There have been a number of recent studies that have investigated the possible effects of soy protein on fertility. Nutritionists have been praising soy protein for years because it provides a low-fat source of protein that is a viable alternative to the consumption of meat products. Vegetarians and vegans rely heavily on soy products for day-to-day protein sustenance. But, are there possible side effects involved with increasing your consumption of soy protein?
Animal Studies and Background
Fertility implications involving diets high in soy protein have been observed in animal populations since the 1940s. At that time, sheep farmers in Australia found that when their sheep grazed on clover that contained a high level of isoflavones, an organic compound that is found in high levels in soy as well, a high percentage of them became infertile. Isoflavones act as phytoestrogens, which can mimic and affect estrogen levels in the body. In the case of the sheep, it was thought that the isoflavones adversely affected the hormone levels leading to infertility. Similar observations have been made with other animals as well.
Scientists found that a group of California quail that was forced to feed on desert plants during a food shortage experienced a lower fertility rate. Similar studies have been carried out on rats, cattle and other birds and all have led to similar results: isoflavones adversely affect fertility.
Effects in Humans
In humans, there have unfortunately been only a handful of studies that have delved into the effects of soy proteins and phytoestrogens on humans. For women, a study conducted in the UK involved a group of premenopausal women who consumed 60 grams of soy protein per day for 30 days. The study found that the women experience significant effects. Although none of the women in the study failed to ovulate during the 30-day period, levels of luteinizing hormone and follicle-stimulating hormone, both of which are integral in reproduction processes, were reduced as much as 50%. Though the study only lasted for one month, these side effects lasted for three months following, making the likelihood of longterm complications as a result of these changes in hormone levels possible.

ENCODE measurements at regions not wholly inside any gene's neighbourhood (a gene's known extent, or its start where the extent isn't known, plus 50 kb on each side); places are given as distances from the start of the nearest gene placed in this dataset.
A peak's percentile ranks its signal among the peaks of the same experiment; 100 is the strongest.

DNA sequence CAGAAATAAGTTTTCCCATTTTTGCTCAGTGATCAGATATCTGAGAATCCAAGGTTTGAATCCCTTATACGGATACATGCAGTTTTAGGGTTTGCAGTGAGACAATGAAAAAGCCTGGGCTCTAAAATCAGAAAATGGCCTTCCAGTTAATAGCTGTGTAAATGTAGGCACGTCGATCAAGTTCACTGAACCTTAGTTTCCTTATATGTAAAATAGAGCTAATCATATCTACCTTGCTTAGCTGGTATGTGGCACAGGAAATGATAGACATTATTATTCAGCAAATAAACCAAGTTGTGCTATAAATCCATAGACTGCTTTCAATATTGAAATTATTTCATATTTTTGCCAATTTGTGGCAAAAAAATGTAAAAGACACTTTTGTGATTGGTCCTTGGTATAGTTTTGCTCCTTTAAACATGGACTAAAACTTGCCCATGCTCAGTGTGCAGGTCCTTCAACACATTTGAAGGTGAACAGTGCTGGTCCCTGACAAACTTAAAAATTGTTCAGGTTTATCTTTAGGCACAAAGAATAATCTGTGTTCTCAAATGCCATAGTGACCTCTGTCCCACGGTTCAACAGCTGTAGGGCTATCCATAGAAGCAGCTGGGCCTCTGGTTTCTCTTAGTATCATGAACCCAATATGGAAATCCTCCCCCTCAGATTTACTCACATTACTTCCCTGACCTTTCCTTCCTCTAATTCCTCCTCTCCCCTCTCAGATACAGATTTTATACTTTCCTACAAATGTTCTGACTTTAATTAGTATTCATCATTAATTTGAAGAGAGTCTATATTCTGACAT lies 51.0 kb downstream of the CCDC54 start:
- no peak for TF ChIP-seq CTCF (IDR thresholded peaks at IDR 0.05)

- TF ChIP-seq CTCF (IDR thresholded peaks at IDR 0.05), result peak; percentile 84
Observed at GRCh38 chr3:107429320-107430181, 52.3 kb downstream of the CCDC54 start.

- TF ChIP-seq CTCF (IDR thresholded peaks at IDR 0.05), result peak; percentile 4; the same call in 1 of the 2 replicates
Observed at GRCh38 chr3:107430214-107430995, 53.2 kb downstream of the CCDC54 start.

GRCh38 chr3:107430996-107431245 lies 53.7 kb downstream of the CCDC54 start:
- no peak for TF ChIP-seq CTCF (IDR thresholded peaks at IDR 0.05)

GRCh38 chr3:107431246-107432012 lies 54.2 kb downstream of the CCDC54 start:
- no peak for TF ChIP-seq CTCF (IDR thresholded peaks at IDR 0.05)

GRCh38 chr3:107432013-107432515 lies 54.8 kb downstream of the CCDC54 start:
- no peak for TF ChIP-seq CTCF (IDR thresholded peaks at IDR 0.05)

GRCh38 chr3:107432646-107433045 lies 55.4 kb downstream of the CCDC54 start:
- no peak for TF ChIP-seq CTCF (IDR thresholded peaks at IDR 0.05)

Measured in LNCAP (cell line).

For men, there have been many studies that have investigated the effect of estrogen exposure during key periods of male reproductive development. They have found that if males are exposed to estrogen during childhood, normal reproductive processes can be adversely affected and interrupted. However, studies have shown that such adverse effects are limited to childhood exposure and do not carry through to adult males.
Possible Benefits and Future Research
Researchers have also found that phytoestrogens may have beneficial attributes, especially in the treatment of prostate, breast, bowel cancers, as well as menopausal symptoms and heart disease. Therefore, it is extremely important that researchers find out the extent to which such compounds adversely affect reproductive health in humans. Though animal studies have shown that the consumption of soy and other foods high in isoflavones can lead to reproductive complications, further human testing is needed as the possible health benefits certainly do warrant further investigation.